INDIAN RIVER COUNTY - In what has become a regular feature of local government meetings, Indian River County commissioners on Nov. 17 again debated the wisdom of mask mandates.

On July 14, the commissioners enacted the first two-month emergency mask ordinance, requiring all employees of restaurants, grocery stores, food service, salons, gyms, retail establishments, or businesses open to the public, or any indoor facility visited by the public, to wear face coverings. The ordinance also required people entering an indoor county facility or using public transit to wear masks.

On Sept. 15, that ordinance was extended until Nov. 17.

Although the ordinance emphasized voluntary compliance, it did include the ability to issue citations. That option was eliminated due to Gov. Ron DeSantis’ Sept. 25 executive order suspending fines and penalties.

Commissioner Peter O'Bryan repeated his previous call to institute a six-month ordinance instead of a two-month ordinance.

“I don’t think anyone here wants to go back into a lockdown mode,” Comm. O’Bryan said. “But the only way we can avoid doing that is that we continue to emphasize that face coverings need to be worn, and we need to be keeping our distance from other folks. If we do those two things, I think we can somewhat control the spread of the virus and reduce the number of cases and not have to start looking at lockdowns. So my position on this will be that we do vote to extend the ordinance. I’d love to go longer than two months.”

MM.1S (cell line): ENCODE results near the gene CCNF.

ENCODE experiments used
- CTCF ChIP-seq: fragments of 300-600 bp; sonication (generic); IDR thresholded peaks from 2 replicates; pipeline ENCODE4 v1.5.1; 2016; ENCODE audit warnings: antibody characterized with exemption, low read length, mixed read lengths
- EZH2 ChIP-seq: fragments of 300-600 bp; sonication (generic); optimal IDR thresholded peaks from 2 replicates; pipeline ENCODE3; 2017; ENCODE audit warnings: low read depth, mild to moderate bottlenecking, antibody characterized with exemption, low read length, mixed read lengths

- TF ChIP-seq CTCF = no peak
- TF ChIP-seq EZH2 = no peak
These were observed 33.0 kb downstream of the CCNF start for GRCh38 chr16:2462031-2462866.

Comm. O’Bryan wanted more teeth to the ordinance. He understood that the governor said they can’t collect fines from individuals, but he felt they should impose fines on businesses that don’t require employees to wear masks.

As has been the case in the past, most of the pro-mask residents submitted their comments electronically, while the anti-mask people appeared in chambers to argue their case.

Many of the mask opponents referenced the governor’s order suspending penalties and fines.

“Your order doesn’t matter because there’s no penalty to it,” Chris Allen said. “Whether you renew it or not, I don’t have to wear one, because there’s nothing you can do.”

MaryAnne Bender lamented the division between conservatives and republicans, generally on the anti-mask side, and liberals and democrats on the pro-mask side.

“I am conservative, I am pro mask, this makes me unpopular in my social circle,” Ms. Bender told Hometown News. “But I think we need to stand together and mask up for the health and economy of our community.”

In her comments to the commissioners, Ms. Bender said that a mask mandate could be the only way to prevent a shut down and save the economy.

“Seeing our COVID numbers rise over the last weeks worries me,” Ms. Bender said. “Of course our health as a community but also our local economy. We need local businesses to stay open, we need to be out shopping and supporting our community, we need to be wearing a mask! Practicing social distancing, hand sanitizing and most importantly wearing a mask everywhere we go. We need our local government to take the lead and pass this mandate.”